While the fight continues over the election results, Washington, D.C. is quietly negotiating the details of another COVID-19 stimulus bill. Democrats want trillions more while Republicans argue we should limit further expenditure to “just” $500 billion.
Neither side is taking time to reflect on just how poorly the first round of stimulus went.
Don’t forget that the $2 trillion CARES Act, passed in March in the immediate aftermath of the pandemic, exploded our budget deficit and wasted untold billions of taxpayer dollars. It sent billions in “stimulus” checks to dead people and created a broken super-charged unemployment system that paid most unemployed people more not to work. That same unemployment expansion ended up losing more money—$26 billion—to fraud alone than the entire unemployment system spent in 2019.
But the saving grace of the CARES Act was, supposedly, the Paycheck Protection Program, which was intended to help businesses stay afloat amid the pandemic. Yet new reporting from the Wall Street Journal shows that this too was corrupted by endemic fraud and abuse.
Reports of waste and abuse in Paycheck Protection Program are inundating government watchdogs and prosecutors as Congress considers a new round of aid https://t.co/he98TJAn4v
— Real Time Economics (@WSJecon) November 8, 2020
For background, the Paycheck Protection Program gave businesses taxpayer-backed “loans” to help them survive government-mandated shutdowns. The “loans” were “forgiven”—basically, they were cash grants—so long as companies abided by certain rules and requirements.
Yet they essentially used the honor system to determine eligibility. That’s right: They sent hundreds of billions of taxpayers dollars out the door with hardly any verification.
“The federal government is swamped with reports of potential fraud in the Paycheck Protection Program,” the Journal reports. “Evidence is growing that many others took advantage of the program’s open-door design. Banks and the government allowed companies to self-certify that they needed the funds, with little vetting.”
A federal watchdog within the Small Business Administration said there were “strong indicators of widespread potential abuse and fraud in the PPP.”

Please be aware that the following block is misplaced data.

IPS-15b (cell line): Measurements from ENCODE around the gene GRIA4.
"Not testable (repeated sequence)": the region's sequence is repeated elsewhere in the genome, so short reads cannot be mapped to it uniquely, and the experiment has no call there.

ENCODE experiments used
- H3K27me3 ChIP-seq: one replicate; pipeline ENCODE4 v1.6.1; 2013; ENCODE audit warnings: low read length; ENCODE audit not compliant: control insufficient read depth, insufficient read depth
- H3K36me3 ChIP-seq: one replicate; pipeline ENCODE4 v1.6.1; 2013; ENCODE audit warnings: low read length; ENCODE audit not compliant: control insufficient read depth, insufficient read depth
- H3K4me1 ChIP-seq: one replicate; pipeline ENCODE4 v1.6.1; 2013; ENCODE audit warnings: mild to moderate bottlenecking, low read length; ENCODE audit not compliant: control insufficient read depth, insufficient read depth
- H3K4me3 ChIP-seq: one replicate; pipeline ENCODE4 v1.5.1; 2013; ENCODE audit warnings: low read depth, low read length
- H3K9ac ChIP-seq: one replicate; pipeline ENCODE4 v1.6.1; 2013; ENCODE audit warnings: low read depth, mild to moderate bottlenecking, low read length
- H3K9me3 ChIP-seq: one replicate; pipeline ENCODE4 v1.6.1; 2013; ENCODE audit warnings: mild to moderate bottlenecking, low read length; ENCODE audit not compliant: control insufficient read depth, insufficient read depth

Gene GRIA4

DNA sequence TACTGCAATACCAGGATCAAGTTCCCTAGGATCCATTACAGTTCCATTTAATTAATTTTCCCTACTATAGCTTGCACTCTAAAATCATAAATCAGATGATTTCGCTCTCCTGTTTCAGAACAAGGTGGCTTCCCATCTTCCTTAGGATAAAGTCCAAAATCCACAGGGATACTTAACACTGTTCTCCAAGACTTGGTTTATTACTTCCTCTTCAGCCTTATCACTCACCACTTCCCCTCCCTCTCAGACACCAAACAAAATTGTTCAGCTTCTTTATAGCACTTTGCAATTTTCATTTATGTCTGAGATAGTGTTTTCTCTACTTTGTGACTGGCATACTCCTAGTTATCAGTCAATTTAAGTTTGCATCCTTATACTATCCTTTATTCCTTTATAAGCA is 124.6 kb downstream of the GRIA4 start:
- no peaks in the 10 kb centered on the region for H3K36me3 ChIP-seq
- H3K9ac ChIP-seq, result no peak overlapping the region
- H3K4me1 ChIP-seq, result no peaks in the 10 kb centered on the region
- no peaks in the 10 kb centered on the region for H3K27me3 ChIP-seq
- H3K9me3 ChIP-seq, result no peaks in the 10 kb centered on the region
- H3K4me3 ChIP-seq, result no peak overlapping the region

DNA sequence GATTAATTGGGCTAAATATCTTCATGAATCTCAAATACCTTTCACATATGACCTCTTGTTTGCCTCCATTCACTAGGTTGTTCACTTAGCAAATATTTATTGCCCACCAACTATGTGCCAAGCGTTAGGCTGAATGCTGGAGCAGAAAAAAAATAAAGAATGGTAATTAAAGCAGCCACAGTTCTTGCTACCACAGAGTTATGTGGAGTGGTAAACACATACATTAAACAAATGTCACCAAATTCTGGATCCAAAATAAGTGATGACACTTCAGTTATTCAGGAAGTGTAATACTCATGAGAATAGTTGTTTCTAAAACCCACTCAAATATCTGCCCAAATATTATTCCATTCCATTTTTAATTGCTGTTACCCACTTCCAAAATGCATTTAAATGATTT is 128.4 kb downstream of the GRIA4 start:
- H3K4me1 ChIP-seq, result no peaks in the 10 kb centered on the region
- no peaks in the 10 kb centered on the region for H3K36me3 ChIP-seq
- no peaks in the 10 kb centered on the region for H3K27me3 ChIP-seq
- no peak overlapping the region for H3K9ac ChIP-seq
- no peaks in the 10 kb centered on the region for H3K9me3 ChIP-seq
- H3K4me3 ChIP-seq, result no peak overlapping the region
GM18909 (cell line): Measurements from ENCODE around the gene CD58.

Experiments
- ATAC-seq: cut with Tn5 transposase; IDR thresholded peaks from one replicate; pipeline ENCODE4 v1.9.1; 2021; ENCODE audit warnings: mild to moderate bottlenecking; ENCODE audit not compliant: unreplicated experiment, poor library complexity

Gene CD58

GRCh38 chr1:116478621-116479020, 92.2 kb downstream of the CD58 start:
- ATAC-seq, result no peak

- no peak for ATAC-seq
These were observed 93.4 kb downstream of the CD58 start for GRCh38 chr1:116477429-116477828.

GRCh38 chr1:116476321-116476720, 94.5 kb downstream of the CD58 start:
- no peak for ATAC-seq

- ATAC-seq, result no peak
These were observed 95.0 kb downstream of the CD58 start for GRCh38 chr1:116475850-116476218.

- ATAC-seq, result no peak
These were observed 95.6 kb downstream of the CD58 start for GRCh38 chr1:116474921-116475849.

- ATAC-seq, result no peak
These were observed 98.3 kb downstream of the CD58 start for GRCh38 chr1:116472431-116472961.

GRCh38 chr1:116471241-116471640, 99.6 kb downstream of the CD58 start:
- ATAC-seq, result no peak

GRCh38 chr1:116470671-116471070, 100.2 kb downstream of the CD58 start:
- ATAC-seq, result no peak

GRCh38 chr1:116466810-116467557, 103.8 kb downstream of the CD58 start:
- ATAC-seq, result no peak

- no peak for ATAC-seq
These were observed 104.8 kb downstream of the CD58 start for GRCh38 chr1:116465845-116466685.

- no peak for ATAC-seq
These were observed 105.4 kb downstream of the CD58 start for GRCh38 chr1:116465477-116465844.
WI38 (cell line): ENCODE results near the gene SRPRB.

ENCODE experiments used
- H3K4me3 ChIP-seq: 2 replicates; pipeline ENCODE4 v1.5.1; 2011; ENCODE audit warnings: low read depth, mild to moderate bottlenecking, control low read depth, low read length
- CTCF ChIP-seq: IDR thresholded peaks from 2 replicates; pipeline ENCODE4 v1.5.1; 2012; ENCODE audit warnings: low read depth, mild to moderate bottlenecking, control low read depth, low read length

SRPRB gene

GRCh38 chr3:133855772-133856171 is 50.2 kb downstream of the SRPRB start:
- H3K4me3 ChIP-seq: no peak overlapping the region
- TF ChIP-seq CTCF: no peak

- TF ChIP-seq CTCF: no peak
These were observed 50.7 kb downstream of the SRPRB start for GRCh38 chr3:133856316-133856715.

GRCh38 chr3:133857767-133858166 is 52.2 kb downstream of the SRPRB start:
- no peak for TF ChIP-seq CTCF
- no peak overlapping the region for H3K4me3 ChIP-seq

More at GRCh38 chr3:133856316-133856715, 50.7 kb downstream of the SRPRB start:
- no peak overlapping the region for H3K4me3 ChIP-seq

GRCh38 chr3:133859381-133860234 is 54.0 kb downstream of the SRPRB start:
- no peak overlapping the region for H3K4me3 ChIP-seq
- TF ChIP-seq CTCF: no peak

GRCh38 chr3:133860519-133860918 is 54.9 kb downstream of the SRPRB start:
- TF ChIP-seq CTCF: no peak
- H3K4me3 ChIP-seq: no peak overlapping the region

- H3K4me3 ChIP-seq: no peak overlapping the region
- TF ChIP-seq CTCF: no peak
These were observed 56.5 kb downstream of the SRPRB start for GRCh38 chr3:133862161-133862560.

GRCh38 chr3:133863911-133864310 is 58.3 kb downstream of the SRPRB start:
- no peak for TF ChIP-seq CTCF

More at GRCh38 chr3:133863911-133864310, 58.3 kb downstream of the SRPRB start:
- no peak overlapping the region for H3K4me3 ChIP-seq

“The watchdog counted tens of thousands of companies that received PPP loans for which they appear to have been ineligible,” the Journal’s report continues. “[And] tens of thousands of organizations also appear to have received more money than they should have based on their headcounts and compensation rates.”
What did we get in return for all this expenditure and waste?
“It seems that a lot of that cash went to businesses that would have otherwise maintained relatively similar employment levels,” MIT economist David Autor said.
A study Autor conducted found that the Paycheck Protection Program only preserved roughly 2.3 million jobs—which comes out to $224,000 in taxpayer expenditure per job.
Unfortunately, Americans really ought not to be surprised that the COVID-19 stimulus package has proven a blunt, inefficient tool rife with wasteful expenditure. This flaw is, by its very nature, inherent in all forms of government spending.
It’s simple: People are inherently more responsible when they’re spending their own money. When government officials are spending other peoples’ money, they have much less incentive to be frugal and discerning.
Famed free-market economist Milton Friedman explained this principle adeptly.
“There are four ways in which you can spend money,” he said. “You can spend your own money on yourself. When you do that, why then you really watch out what you’re doing, and you try to get the most for your money.”
“Then you can spend your own money on somebody else,” he went on. “For example, I buy a birthday present for someone. Well, then I’m not so careful about the content of the present, but I’m very careful about the cost.”
“Then, I can spend somebody else’s money on myself,” the economist said. “And if I spend somebody else’s money on myself, then I’m sure going to have a good lunch!”
“Finally, I can spend somebody else’s money on somebody else,” Friedman concluded. “And if I spend somebody else’s money on somebody else, I’m not concerned about how much it is, and I’m not concerned about what I get. And that’s government.”
If the rampant waste and fraud that plagued the CARES Act prove anything, it’s that simply throwing more and more taxpayer money around without care is a terribly inefficient way of solving problems. Lawmakers should keep this reality in mind as they debate how much more of our money to waste away.